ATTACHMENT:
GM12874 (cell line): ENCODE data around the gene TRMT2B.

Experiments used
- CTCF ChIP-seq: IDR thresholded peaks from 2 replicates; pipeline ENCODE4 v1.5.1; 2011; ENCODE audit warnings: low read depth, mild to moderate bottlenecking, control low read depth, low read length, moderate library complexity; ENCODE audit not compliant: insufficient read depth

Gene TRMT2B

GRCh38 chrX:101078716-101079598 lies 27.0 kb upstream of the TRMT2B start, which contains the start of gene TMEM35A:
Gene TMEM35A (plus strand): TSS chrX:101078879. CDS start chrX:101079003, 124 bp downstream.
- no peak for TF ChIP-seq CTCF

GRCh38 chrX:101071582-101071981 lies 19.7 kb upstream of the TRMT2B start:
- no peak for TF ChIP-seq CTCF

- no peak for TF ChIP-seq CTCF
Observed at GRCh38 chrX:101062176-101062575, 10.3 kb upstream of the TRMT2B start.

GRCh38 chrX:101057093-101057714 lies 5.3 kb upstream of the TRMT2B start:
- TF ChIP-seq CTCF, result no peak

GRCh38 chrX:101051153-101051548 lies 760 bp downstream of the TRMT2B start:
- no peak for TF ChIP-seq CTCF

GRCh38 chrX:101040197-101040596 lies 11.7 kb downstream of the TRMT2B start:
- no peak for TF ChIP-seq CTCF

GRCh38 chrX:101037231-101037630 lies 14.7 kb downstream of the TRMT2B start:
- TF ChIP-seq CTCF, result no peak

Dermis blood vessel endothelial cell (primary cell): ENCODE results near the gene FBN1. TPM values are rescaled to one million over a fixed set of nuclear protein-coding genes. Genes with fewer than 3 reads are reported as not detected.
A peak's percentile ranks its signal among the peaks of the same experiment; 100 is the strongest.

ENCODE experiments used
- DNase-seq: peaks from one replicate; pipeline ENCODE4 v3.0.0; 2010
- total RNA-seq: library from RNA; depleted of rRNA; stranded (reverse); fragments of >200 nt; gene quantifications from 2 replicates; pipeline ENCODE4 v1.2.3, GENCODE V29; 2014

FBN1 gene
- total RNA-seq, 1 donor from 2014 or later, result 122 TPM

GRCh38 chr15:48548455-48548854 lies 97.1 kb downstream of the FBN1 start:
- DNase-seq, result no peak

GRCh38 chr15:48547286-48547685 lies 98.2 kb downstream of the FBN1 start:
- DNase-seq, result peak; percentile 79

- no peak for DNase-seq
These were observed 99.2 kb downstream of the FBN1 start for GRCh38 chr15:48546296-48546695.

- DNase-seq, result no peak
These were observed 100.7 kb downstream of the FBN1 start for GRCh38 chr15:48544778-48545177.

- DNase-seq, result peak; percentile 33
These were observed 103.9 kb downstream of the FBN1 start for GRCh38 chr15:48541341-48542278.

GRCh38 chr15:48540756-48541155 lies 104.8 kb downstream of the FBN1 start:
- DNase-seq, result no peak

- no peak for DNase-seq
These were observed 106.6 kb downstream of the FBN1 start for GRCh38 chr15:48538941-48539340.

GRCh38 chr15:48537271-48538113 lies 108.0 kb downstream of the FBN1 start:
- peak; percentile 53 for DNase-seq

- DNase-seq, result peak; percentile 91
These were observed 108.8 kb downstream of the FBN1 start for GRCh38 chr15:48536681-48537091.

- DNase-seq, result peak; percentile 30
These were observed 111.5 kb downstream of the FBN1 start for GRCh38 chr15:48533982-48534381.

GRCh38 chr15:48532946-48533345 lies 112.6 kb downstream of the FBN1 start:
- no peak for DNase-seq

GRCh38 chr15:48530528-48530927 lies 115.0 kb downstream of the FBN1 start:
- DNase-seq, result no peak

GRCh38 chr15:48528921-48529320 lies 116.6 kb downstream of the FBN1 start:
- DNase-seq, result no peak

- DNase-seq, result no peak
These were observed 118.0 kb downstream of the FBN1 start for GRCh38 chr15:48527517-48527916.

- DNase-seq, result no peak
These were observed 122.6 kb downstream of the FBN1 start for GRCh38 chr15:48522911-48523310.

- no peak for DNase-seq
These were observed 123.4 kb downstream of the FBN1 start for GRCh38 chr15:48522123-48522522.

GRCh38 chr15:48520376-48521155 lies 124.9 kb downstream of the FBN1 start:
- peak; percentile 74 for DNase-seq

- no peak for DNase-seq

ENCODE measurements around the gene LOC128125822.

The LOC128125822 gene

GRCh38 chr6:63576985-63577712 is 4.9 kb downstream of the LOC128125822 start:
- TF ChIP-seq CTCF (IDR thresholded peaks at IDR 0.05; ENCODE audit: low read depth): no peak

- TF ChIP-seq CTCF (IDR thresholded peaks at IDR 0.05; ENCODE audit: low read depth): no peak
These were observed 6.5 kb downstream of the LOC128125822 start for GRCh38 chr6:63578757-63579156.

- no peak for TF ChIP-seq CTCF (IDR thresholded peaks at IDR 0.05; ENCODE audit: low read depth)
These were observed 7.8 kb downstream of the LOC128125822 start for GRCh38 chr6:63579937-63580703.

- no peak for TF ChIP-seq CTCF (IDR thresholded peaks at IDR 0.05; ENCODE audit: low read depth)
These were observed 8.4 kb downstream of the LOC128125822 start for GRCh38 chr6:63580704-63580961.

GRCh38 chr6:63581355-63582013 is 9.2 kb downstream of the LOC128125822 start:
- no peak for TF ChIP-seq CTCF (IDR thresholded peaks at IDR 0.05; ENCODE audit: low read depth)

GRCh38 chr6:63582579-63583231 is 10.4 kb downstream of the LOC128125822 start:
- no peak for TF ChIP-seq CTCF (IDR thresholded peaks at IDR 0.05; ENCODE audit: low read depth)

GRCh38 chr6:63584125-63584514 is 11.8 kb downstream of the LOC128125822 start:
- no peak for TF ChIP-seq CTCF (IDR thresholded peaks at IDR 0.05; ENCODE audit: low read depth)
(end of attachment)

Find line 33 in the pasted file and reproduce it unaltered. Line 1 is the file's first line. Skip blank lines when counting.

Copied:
- DNase-seq, result no peak